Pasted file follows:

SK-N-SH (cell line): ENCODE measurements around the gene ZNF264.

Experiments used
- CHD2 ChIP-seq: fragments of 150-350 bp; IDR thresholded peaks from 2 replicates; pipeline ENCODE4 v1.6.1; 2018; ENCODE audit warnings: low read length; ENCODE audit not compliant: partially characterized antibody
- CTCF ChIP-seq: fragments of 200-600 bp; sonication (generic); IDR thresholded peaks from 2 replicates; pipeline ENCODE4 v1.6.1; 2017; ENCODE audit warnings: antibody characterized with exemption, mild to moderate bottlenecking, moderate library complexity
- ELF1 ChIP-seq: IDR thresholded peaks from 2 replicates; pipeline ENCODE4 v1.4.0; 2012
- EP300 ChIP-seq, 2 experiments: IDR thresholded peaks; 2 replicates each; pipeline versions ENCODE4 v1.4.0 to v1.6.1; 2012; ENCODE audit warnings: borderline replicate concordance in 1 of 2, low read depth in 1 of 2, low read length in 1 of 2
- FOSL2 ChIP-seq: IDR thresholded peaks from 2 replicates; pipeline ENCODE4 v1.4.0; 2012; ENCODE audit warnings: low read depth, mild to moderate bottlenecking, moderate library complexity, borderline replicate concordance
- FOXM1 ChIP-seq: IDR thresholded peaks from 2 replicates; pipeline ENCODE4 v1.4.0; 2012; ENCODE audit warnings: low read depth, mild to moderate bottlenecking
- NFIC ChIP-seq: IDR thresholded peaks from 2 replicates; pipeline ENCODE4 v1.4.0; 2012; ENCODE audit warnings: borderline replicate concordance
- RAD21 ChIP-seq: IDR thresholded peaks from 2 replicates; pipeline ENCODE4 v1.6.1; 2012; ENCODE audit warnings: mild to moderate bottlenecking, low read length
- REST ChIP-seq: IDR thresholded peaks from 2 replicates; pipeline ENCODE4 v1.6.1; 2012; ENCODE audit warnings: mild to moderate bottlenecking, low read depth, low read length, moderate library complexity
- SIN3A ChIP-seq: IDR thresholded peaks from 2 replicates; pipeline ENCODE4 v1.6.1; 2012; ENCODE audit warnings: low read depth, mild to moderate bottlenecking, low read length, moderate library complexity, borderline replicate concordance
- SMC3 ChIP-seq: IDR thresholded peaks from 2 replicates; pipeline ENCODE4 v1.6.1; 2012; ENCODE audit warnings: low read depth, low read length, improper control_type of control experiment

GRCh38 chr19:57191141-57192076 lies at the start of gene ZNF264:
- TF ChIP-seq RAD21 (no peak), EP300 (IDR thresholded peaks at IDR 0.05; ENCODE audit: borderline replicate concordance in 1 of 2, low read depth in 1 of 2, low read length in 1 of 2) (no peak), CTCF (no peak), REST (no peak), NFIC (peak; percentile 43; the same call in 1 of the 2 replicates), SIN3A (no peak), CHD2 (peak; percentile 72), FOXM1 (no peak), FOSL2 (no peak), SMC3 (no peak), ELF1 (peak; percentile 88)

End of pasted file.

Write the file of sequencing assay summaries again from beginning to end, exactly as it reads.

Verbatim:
SK-N-SH (cell line): ENCODE measurements around the gene ZNF264.

Experiments used
- CHD2 ChIP-seq: fragments of 150-350 bp; IDR thresholded peaks from 2 replicates; pipeline ENCODE4 v1.6.1; 2018; ENCODE audit warnings: low read length; ENCODE audit not compliant: partially characterized antibody
- CTCF ChIP-seq: fragments of 200-600 bp; sonication (generic); IDR thresholded peaks from 2 replicates; pipeline ENCODE4 v1.6.1; 2017; ENCODE audit warnings: antibody characterized with exemption, mild to moderate bottlenecking, moderate library complexity
- ELF1 ChIP-seq: IDR thresholded peaks from 2 replicates; pipeline ENCODE4 v1.4.0; 2012
- EP300 ChIP-seq, 2 experiments: IDR thresholded peaks; 2 replicates each; pipeline versions ENCODE4 v1.4.0 to v1.6.1; 2012; ENCODE audit warnings: borderline replicate concordance in 1 of 2, low read depth in 1 of 2, low read length in 1 of 2
- FOSL2 ChIP-seq: IDR thresholded peaks from 2 replicates; pipeline ENCODE4 v1.4.0; 2012; ENCODE audit warnings: low read depth, mild to moderate bottlenecking, moderate library complexity, borderline replicate concordance
- FOXM1 ChIP-seq: IDR thresholded peaks from 2 replicates; pipeline ENCODE4 v1.4.0; 2012; ENCODE audit warnings: low read depth, mild to moderate bottlenecking
- NFIC ChIP-seq: IDR thresholded peaks from 2 replicates; pipeline ENCODE4 v1.4.0; 2012; ENCODE audit warnings: borderline replicate concordance
- RAD21 ChIP-seq: IDR thresholded peaks from 2 replicates; pipeline ENCODE4 v1.6.1; 2012; ENCODE audit warnings: mild to moderate bottlenecking, low read length
- REST ChIP-seq: IDR thresholded peaks from 2 replicates; pipeline ENCODE4 v1.6.1; 2012; ENCODE audit warnings: mild to moderate bottlenecking, low read depth, low read length, moderate library complexity
- SIN3A ChIP-seq: IDR thresholded peaks from 2 replicates; pipeline ENCODE4 v1.6.1; 2012; ENCODE audit warnings: low read depth, mild to moderate bottlenecking, low read length, moderate library complexity, borderline replicate concordance
- SMC3 ChIP-seq: IDR thresholded peaks from 2 replicates; pipeline ENCODE4 v1.6.1; 2012; ENCODE audit warnings: low read depth, low read length, improper control_type of control experiment

GRCh38 chr19:57191141-57192076 lies at the start of gene ZNF264:
- TF ChIP-seq RAD21 (no peak), EP300 (IDR thresholded peaks at IDR 0.05; ENCODE audit: borderline replicate concordance in 1 of 2, low read depth in 1 of 2, low read length in 1 of 2) (no peak), CTCF (no peak), REST (no peak), NFIC (peak; percentile 43; the same call in 1 of the 2 replicates), SIN3A (no peak), CHD2 (peak; percentile 72), FOXM1 (no peak), FOSL2 (no peak), SMC3 (no peak), ELF1 (peak; percentile 88)